Claudine Labelle

Ashoka Fellow
Montreal, Quebec, Canada
Fellow Since 2010


This profile was prepared when Claudine Labelle was elected to the Ashoka Fellowship in 2010.
The New Idea
Claudine is creating community support networks to motivate young girls to become more active and to develop confidence and a positive self-image. She is working in multiple cities in Canada, bringing together professional athletes, career women, schools and amateur sport organizations. Olympians give conferences to inspire teenage girls and help them reflect on healthy lifestyles and self-development. Claudine invites teenagers to participate in FitClub and athletic challenges organized by teachers and accompanied by mentors—professional women and athletes. Her goal is to prevent unhealthy lifestyles by developing early habits for physical activities. Claudine offers teenage girls opportunities to interact with role models—athletes as well as women of all ages who have integrated sport into their lives in different ways, but who benefit from it in similar ways. They all enjoy it thoroughly, have used it as a self-development tool, and as a way to improve their health and develop support networks. Through big sport events, amateur sport organizations, schools, and mentors, teenage girls experiment with fun and interesting sports and games. With ongoing activities and network support, inactive girls make and sustain commitments to physical activity, trying new sports and developing new behaviors. The community clusters are constantly expanding to increase the motivation of young girls and their sense of belonging. As a result, Claudine is also preventing future eating and emotional disorders.

One of the most important players in the life of a teenager is the school system, and Claudine is strengthening its capacity to support girls in their physical, mental, and social development. She is developing train-the-trainer relationships with schools and teachers, getting them involved in supporting young girls to become more active. Claudine works closely with teachers to create FitClub’s that enable young girls, who are often intimidated by sports, to get together to exercise. The training plan is designed for all fitness levels so anyone can participate. The more active FitClub members are invited to motivate their less active teammates to get moving. Claudine also brings extra resources to schools, like kinesiologists and nutritionists, and thus changes mindsets within the school system by introducing a much needed focus on teenage girls’ health. Furthermore, she offers a service to youth organizations that gives young women the opportunity to partake in sports. This gives girls the chance to experiment with a variety of physical activities, all in an unthreatening and casual environment. Claudine also partners with large citizen organizations (COs), like the YWCA and creates programs for their members.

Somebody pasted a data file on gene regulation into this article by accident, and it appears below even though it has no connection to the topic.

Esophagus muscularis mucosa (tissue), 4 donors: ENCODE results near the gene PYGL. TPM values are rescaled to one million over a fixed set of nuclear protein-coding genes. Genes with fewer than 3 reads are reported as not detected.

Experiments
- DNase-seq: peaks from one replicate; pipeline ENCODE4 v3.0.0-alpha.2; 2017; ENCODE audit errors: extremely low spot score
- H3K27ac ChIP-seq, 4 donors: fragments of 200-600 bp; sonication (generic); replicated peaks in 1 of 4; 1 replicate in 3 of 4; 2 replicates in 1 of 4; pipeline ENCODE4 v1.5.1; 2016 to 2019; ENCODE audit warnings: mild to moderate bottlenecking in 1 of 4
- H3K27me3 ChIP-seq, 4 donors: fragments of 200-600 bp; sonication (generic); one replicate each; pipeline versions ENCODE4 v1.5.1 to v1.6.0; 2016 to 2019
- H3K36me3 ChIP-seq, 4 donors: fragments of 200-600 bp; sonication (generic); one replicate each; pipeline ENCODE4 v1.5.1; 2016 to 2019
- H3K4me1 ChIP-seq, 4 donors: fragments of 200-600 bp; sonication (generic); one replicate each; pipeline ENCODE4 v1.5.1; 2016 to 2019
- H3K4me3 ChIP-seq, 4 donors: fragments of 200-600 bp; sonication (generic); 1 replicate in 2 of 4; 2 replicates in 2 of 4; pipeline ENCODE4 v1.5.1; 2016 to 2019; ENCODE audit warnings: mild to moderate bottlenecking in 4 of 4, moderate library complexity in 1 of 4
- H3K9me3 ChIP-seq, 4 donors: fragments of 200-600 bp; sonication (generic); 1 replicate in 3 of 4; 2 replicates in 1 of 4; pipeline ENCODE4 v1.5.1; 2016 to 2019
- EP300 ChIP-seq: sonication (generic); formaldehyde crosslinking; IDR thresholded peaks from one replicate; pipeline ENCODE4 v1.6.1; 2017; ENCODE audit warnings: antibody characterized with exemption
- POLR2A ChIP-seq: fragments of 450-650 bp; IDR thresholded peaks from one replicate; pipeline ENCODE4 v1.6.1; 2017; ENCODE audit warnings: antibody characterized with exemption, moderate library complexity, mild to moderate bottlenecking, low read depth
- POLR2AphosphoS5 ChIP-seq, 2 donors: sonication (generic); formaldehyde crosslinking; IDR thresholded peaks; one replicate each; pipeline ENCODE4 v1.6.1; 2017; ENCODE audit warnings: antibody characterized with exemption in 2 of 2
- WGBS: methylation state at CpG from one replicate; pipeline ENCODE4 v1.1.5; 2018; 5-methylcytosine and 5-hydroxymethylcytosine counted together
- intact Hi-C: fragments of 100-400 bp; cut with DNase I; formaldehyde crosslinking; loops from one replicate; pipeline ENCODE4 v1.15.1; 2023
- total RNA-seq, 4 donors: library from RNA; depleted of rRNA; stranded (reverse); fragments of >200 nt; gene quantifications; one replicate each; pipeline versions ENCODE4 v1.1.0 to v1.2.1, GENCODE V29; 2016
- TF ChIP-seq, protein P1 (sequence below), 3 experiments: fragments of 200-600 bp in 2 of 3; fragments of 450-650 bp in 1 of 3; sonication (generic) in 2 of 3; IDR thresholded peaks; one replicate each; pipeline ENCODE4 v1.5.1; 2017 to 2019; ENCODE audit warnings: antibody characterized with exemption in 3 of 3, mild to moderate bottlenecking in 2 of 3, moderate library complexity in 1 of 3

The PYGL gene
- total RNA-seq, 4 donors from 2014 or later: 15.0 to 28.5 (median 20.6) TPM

The Problem
The Strategy
The Person


Former elite cyclist Claudine Labelle is passionate about sport, and she has always known about the benefits of exercise for physical and mental health.While training at an elite level, Claudine became involved with young girls from disadvantaged backgrounds with the goal of teaching them the importance ofphysical activity. She then found that adopting a healthy lifestyle and being fit is generally more important than competing. The alarming statistics on sedentary behaviour among teenage girls led her to the idea of developing a training program exclusively for girls. She founded FitSpirit in 2007 to encourage girls aged 12 to 17 to be active. Two years later, the FitClub training program was launched. The objective of FitClub is to introduce participants to their first 5K or10K race through a training program that runs 8 to 10 weeks, in which they signup on a voluntary basis, and which caps off with a major regional event. After meeting with participants, Claudine found that training in a recreational setting has a beneficial effect on self-esteem and staying in school. To date, more than 110,000 teenage girls from high schools in Ontario and Quebec have participated in the program.

In addition to FitSpirit, Claudine acts as mentor to several mentees. In 2016, she was awarded the Trophy for Sport and Innovation awarded by the International Olympic Committee. So what is Claudine’s greatest wish? That as many Canadian girls as possible live the FitSpirit experience. That wish is off to a great start!

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